At the October North Pacific Fisheries Management Council meeting, AMCC staff were most focused on reducing halibut bycatch, or Prohibited Species Catch (PSC), as the trawl cod fleet in the Bering Sea/Aleutian Islands became rationalized - granted use rights based upon recorded catch history. Bycatch reductions are an expected component of any rationalization program.
The trawl fleet demonstrated tremendous potential when it voluntarily operated with similar behaviors in 2020 and 2021, in response to the pandemic and processor closures. Both years, the cod trawl fleet stood down in January when halibut PSC rates are highest; in 2021, the fleet made additional adjustments as a voluntary cooperative. Combined, this two-year period averaged halibut PSC reductions over 70%. Even when this behaviorally-appropriate PSC encounter rate was applied to years with the highest amount of targeted species catch, a 35% reduction still would not have constrained the fleet.
The initial analysis of prior PSC rates did not include these two important years, and AMCC staff requested their inclusion for the analysis that informed final action.
At the Advisory Panel, AMCC staff successfully amended the motion to change the Council’s Preferred Preliminary Alternative of a 25% reduction of halibut PSC to the maximum under consideration: 35%. Despite this partial success, we still did not vote to move the full action forward, citing the insufficient analysis of fleet consolidation on fishermen, communities, and non-target species. Rationale on this motion also included a call to consider our role as fisheries managers:
“[…] as we describe our relation to fish, each other and communities within the bounds of a market economy, fish are described as common-property resources - meaning they are owned and managed collectively, and long-term benefits must be shared with current and future users. It is worth noting the significant difference between the owners and the holders, or possessors, of the same property.* This balance is our challenge as we collectively grant private use rights to a small portion of the population.”
When a state representative introduced the final motion for the Council’s consideration, the initial PPA of 25% PSC reduction remained their selection, along with a two-year phase-in approach, which was eventually passed.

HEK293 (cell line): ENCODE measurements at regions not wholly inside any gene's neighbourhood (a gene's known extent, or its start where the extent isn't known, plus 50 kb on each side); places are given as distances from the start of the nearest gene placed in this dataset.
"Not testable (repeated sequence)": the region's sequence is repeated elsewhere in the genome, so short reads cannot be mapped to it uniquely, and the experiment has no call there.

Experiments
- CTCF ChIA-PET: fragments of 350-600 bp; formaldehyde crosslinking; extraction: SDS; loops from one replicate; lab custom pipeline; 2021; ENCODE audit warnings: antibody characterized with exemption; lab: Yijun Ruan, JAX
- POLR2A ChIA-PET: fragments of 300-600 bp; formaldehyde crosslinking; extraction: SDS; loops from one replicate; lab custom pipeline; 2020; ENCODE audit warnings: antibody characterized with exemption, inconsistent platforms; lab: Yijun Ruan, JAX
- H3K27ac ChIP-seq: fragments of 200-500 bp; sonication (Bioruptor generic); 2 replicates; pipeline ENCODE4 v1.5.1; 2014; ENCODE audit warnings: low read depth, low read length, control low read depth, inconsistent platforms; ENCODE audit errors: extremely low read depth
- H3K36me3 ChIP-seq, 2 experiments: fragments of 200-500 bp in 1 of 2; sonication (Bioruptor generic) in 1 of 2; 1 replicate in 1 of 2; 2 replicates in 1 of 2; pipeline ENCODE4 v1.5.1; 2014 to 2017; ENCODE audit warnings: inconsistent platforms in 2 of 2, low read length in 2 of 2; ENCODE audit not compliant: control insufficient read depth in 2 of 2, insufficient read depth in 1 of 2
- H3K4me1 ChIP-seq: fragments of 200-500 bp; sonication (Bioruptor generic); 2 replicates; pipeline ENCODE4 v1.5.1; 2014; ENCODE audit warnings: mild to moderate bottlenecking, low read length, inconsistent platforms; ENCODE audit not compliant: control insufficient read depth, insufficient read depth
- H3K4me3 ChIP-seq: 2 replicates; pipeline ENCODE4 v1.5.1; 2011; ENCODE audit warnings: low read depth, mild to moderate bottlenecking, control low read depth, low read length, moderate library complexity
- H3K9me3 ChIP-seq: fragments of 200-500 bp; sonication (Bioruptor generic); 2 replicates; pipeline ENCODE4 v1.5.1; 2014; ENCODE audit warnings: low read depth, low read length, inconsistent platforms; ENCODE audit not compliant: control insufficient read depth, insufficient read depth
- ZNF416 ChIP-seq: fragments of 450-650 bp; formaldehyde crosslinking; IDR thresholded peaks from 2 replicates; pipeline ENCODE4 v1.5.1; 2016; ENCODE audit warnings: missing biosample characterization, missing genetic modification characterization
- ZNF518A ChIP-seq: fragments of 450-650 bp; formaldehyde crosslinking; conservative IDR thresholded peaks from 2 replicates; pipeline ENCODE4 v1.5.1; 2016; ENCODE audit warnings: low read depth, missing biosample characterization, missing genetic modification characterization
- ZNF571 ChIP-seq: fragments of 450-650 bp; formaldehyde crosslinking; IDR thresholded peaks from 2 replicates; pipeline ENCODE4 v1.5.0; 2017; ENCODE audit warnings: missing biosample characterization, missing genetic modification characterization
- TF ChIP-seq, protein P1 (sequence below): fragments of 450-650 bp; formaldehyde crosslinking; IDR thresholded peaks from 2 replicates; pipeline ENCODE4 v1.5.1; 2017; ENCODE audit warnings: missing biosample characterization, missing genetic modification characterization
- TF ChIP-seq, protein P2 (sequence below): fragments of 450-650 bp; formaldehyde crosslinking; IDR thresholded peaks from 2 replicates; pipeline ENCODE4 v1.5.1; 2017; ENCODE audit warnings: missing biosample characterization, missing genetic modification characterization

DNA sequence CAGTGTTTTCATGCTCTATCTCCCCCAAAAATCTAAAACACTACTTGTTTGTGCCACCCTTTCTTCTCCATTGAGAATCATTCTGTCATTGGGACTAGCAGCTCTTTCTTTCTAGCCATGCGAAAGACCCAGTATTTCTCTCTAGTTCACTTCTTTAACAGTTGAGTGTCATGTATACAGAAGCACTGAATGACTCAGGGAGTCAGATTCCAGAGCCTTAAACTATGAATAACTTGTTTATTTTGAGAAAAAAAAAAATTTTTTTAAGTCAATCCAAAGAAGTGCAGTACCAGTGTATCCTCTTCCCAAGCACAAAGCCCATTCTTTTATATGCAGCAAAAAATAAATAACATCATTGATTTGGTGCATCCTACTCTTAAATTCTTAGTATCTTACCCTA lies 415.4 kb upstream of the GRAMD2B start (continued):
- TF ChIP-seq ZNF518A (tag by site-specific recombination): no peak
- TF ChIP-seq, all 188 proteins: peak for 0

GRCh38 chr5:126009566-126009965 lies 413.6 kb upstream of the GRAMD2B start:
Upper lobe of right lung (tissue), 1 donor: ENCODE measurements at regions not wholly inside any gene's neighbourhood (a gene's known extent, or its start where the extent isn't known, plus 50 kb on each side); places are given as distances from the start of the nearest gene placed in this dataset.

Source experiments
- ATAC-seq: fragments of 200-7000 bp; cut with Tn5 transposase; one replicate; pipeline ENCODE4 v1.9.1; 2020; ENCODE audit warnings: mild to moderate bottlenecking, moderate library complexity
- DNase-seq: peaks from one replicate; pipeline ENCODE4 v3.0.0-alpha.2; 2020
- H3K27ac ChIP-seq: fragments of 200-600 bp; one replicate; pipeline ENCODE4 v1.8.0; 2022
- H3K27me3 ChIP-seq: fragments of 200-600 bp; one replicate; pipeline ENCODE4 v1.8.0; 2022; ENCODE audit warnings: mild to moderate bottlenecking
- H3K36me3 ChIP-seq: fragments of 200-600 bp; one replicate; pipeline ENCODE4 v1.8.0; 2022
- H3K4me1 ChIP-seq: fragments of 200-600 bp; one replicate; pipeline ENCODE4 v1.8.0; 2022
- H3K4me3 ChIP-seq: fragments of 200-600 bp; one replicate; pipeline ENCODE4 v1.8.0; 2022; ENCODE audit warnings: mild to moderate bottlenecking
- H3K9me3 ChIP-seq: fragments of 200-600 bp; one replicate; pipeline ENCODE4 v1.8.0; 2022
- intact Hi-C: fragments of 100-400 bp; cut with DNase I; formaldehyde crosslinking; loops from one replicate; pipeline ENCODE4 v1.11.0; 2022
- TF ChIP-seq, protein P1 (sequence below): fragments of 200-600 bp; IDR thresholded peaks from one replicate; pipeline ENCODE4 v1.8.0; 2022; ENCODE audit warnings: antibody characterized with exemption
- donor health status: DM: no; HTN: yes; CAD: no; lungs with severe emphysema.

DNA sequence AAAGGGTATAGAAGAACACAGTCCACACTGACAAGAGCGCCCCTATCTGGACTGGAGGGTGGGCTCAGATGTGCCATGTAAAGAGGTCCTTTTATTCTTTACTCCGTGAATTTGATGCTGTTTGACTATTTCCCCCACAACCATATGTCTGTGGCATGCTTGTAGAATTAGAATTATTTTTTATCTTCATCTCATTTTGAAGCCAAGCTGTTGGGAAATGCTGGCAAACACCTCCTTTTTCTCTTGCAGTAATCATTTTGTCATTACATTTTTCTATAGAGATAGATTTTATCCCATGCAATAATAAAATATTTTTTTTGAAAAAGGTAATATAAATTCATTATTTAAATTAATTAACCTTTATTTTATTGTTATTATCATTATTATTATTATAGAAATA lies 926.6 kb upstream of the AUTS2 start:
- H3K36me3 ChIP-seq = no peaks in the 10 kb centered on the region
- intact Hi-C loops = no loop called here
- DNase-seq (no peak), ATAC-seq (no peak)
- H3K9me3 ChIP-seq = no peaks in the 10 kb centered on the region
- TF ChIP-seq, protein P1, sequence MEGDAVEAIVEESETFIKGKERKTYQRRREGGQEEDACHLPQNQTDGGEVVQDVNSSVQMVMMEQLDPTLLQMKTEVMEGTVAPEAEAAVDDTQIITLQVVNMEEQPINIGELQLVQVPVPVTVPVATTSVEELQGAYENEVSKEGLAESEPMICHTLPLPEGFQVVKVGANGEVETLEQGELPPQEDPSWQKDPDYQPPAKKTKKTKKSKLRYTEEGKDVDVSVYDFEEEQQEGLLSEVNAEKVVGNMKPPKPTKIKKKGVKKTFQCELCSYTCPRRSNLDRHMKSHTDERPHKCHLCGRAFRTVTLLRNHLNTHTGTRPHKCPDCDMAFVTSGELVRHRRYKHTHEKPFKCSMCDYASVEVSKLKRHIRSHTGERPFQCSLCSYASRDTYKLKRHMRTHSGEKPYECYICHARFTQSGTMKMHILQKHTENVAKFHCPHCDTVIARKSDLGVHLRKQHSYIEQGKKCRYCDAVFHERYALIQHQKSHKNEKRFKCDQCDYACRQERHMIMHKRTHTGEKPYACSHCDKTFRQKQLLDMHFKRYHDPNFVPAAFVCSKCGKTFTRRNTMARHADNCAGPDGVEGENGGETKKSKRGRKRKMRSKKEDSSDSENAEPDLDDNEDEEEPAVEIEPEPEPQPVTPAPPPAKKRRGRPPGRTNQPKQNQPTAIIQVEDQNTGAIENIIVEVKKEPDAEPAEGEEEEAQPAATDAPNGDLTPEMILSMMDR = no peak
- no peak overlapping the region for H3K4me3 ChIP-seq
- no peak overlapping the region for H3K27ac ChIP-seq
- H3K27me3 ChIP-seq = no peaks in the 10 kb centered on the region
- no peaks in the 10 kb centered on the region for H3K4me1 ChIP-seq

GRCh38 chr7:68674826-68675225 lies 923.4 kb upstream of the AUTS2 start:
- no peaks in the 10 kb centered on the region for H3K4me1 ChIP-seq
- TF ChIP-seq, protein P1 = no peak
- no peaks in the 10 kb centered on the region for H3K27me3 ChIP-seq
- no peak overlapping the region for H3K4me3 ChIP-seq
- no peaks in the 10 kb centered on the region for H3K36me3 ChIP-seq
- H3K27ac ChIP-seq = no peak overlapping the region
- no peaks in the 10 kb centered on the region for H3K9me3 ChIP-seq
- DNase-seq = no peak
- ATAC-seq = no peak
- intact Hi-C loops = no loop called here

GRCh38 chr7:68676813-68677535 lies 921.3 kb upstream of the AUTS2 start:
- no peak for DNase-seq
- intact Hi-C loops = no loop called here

AMCC staff remain dedicated to illuminating inequities in who profits off our ocean-dwelling kin and who bears the responsibility of their health. Such imbalances have catastrophic results, with expenses paid by communities that have been a symbiotic part of the marine ecosystem for decades; some, for millennia.
To this end, in an effort to contribute to the resiliency of coastal communities, AMCC staff passed a motion at the Advisory Panel that recommended the Council empower its Climate Change Task Force to gather strategies to respond more quickly to climate-driven changes, and build more resilience into the management system in an effort to head off fishery disasters and recover more quickly from those that occur.
The crab crashes in the Bering Sea gave those involved in the Council process enough of a sense of urgency that further analyses were requested, and crab PSC reductions in the cod trawl action were finalized at 35%.
Finally, at this meeting, AMCC staff continued supporting Indigenous-led advocacy to further legitimize Tribal sovereignty through the establishment of dedicated voting seats on the Council, initiation of Tribal Consultation, co-production of salmon bycatch analyses as chum and chinook salmon stocks are not making escapement goals in western Alaska, and more.
While the work of AMCC staff is conducted with inherent significance of ecosystem/community considerations at the core, we are bolstered by every person who engages in this process with those values. Whether your support is through educating yourself and others, providing public comment or oral testimony, or making donations to our organization, your investments grow our power. Thank you, and stick around – December is right around the corner.
*Think of renting a home or leasing a vehicle: destruction of the property by its possessor is costly, as losses impact the owner, and use terms include reasonable constraints.